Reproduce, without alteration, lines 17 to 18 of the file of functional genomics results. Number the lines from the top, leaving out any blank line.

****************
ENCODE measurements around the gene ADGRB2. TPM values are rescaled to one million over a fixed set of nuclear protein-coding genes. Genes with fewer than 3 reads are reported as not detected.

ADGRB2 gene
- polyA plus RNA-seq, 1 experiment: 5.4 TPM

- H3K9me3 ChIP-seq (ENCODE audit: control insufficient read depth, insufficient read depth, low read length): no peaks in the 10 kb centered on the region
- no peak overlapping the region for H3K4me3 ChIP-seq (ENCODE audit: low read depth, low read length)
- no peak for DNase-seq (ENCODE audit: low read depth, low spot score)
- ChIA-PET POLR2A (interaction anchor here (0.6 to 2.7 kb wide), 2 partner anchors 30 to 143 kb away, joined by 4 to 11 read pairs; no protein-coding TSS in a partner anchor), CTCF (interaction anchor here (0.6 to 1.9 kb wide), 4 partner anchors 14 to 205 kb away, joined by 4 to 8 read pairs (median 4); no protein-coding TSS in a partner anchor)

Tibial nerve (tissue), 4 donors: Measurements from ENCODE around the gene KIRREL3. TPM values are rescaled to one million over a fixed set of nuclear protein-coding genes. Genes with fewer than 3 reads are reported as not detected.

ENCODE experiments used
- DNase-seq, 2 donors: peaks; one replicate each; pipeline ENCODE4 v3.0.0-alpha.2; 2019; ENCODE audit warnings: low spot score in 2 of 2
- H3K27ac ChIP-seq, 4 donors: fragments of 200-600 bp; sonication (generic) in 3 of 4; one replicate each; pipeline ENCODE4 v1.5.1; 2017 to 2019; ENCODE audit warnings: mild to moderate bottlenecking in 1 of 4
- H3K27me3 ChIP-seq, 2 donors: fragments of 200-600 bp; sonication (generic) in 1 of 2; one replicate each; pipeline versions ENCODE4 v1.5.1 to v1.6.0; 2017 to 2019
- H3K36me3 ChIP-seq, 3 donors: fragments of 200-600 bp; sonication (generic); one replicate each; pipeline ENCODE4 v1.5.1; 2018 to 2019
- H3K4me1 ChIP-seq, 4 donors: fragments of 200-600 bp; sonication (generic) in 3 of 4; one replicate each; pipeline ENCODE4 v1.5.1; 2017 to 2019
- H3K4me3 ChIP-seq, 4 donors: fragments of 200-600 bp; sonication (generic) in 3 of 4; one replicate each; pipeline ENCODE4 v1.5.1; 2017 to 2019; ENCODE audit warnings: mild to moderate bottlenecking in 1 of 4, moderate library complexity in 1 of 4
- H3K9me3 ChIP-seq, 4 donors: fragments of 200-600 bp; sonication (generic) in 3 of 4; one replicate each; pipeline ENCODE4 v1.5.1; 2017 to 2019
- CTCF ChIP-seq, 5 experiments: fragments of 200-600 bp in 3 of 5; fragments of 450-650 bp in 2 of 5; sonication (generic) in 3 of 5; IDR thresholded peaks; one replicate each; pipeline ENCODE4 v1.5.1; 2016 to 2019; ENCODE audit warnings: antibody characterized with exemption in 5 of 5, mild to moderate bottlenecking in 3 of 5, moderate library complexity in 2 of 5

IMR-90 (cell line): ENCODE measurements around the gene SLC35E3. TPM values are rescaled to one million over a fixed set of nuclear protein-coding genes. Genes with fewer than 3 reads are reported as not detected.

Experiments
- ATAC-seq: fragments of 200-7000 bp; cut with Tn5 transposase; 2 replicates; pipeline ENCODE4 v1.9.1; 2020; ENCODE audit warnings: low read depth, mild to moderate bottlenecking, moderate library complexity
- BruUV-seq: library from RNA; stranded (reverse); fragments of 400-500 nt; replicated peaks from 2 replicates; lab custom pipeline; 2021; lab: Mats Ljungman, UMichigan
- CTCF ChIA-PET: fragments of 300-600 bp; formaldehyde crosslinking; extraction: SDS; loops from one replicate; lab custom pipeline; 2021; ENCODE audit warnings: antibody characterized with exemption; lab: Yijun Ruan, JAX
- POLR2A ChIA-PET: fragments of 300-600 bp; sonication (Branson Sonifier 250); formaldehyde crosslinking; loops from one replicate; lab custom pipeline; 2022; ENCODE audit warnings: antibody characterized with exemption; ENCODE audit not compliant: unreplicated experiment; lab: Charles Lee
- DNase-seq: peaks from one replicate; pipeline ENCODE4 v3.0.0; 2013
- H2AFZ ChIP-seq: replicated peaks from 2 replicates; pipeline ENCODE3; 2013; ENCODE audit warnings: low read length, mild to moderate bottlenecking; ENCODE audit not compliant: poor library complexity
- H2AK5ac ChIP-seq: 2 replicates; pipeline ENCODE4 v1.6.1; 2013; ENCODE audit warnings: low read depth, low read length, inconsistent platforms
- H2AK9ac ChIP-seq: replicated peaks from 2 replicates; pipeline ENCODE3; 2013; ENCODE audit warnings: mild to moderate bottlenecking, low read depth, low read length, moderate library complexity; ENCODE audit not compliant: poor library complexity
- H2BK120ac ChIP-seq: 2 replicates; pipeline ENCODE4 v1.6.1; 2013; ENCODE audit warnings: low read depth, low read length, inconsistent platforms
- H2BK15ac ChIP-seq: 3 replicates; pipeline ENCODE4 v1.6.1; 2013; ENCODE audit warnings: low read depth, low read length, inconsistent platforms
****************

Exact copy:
- CTCF ChIP-seq, 5 experiments: fragments of 200-600 bp in 3 of 5; fragments of 450-650 bp in 2 of 5; sonication (generic) in 3 of 5; IDR thresholded peaks; one replicate each; pipeline ENCODE4 v1.5.1; 2016 to 2019; ENCODE audit warnings: antibody characterized with exemption in 5 of 5, mild to moderate bottlenecking in 3 of 5, moderate library complexity in 2 of 5

IMR-90 (cell line): ENCODE measurements around the gene SLC35E3. TPM values are rescaled to one million over a fixed set of nuclear protein-coding genes. Genes with fewer than 3 reads are reported as not detected.